Doh! Right, of course. Forgot about the 'ole variable iris. So used to the old days where there was no such convenience.

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2. Even if one doesn't want WTW, I found the 'white bars' in the Contrast patterns in 'Enhanced' mode to be much better defined--even with Cst set to clip down to ~235--than in 'Standard' (the correct term, as I just checked) mode. When you tried 'Enhanced' mode, and set Cst and Br to be ~equivalent to 'Standard' mode, did you notice any difference in how well the 'white bars' were resolved?

I looked hard for any difference. I could not discern anything difference between Normal and Enhanced when the contrast and brightness was set according.
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post #1462 of 1634 Old 05-02-2010, 05:35 PM
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[quote=lovingdvd;18573764
I looked hard for any difference. I could not discern anything difference between Normal and Enhanced when the contrast and brightness was set according.[/QUOTE]

OK, this is useful info. I certainly see the diff on calibration discs, but the more relevant question, which you address, is what does one see in real scenes. And I'm more inclined to trust your judgement on this than mine.

FWIW, I note that the developers of Calman, in a post today over in the Display Calibration section of the forum, recommend calibrating to show material all the way up to 254.
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post #1463 of 1634 Old 05-02-2010, 10:16 PM
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Originally Posted by millerwill View Post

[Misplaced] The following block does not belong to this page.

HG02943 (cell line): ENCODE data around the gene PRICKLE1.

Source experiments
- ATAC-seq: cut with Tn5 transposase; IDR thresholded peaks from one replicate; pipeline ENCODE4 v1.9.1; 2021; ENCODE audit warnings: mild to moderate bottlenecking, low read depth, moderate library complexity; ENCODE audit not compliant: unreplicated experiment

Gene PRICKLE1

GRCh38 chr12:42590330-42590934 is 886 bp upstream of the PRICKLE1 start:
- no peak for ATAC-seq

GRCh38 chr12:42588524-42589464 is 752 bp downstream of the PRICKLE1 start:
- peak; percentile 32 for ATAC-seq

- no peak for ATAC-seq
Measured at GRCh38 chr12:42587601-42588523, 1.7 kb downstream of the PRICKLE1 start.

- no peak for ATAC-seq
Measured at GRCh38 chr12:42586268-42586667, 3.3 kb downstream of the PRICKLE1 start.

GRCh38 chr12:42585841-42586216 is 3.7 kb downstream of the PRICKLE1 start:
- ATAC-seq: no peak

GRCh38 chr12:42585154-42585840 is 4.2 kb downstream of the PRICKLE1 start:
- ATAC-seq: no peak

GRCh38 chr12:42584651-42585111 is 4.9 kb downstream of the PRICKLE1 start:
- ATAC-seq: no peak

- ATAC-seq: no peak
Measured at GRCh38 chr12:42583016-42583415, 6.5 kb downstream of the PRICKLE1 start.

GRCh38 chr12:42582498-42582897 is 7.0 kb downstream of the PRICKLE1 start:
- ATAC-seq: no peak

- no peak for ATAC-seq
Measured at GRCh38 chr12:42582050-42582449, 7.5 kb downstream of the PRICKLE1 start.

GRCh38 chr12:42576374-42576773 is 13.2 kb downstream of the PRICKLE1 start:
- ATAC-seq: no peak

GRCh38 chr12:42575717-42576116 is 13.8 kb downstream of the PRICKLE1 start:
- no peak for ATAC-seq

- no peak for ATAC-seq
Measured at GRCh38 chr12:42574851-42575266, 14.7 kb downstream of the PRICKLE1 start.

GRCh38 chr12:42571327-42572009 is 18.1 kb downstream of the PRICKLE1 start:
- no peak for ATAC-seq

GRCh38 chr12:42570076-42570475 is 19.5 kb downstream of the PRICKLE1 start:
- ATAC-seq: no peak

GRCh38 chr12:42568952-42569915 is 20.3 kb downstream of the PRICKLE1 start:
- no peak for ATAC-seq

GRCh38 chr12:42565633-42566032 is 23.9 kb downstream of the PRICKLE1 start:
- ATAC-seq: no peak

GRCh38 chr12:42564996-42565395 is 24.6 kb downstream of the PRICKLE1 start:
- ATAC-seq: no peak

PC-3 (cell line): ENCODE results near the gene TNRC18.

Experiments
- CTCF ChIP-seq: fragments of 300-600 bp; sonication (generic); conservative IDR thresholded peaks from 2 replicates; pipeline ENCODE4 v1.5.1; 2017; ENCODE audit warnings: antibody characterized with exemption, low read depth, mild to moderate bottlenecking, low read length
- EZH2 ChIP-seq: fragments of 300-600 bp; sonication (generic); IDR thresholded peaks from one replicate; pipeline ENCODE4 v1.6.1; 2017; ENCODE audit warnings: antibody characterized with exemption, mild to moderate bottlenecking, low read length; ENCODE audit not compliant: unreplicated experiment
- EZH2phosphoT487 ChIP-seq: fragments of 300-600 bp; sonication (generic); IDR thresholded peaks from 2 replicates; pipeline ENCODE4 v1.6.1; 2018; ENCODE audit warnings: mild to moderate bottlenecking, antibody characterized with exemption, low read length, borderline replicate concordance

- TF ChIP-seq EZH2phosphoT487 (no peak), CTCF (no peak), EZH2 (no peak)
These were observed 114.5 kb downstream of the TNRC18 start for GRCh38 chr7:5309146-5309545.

...FWIW, I note that the developers of Calman, in a post today over in the Display Calibration section of the forum, recommend calibrating to show material all the way up to 254.

Ultimately what it comes down to is: 1) How much material is out there where WTW is present, and 2) In those cases where WTW is present, to what extent is the white crush, and in how many frames/scenes?

I do not doubt that clipping WTW can create some issues in certain circumstances. However from what I have heard, we are talking about very rare occurrences. And even in those cases, just for a particular shot.

It would be helpful if people in favor of WTW calibration could elaborate on how many films they saw issues on without WTW calibration, and to what extent was the picture impacted.

Again, my understanding is limited, but from what I have heard in such discussions, these are rare occurrences. IMO calibrating for WTW up to 254 has significant consequences in terms of overall brightness and on/off CR. I would only be willing to make such a sacrifice if WTW issues were quite prevalent. And my understand is, its far from it. Again this is a personal taste and decision.
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post #1464 of 1634 Old 05-02-2010, 10:29 PM
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Just set the values you dialed in to the projectors gamma curve to 'Current Gamma Curve' and your measurements using those to 'values on the gamma graph' and you will get new, smaller corrections.

I gave this a try. Again, just adjusting the W curve. Ran out of adjustment room in the lower ire.

So I decided to look at the RBG gamma readings, and not just W. This data is from BEFORE I did this additional run.